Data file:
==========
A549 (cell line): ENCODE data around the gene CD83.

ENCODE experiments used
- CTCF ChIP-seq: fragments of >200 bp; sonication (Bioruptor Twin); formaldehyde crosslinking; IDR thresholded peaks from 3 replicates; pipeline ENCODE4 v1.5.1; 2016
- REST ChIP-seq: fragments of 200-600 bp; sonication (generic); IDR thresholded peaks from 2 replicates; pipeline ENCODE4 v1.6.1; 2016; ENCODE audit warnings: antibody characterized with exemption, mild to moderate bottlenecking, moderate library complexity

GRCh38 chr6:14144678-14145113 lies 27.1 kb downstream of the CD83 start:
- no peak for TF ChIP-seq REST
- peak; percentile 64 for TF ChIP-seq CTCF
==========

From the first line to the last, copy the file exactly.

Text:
A549 (cell line): ENCODE data around the gene CD83.

ENCODE experiments used
- CTCF ChIP-seq: fragments of >200 bp; sonication (Bioruptor Twin); formaldehyde crosslinking; IDR thresholded peaks from 3 replicates; pipeline ENCODE4 v1.5.1; 2016
- REST ChIP-seq: fragments of 200-600 bp; sonication (generic); IDR thresholded peaks from 2 replicates; pipeline ENCODE4 v1.6.1; 2016; ENCODE audit warnings: antibody characterized with exemption, mild to moderate bottlenecking, moderate library complexity

GRCh38 chr6:14144678-14145113 lies 27.1 kb downstream of the CD83 start:
- no peak for TF ChIP-seq REST
- peak; percentile 64 for TF ChIP-seq CTCF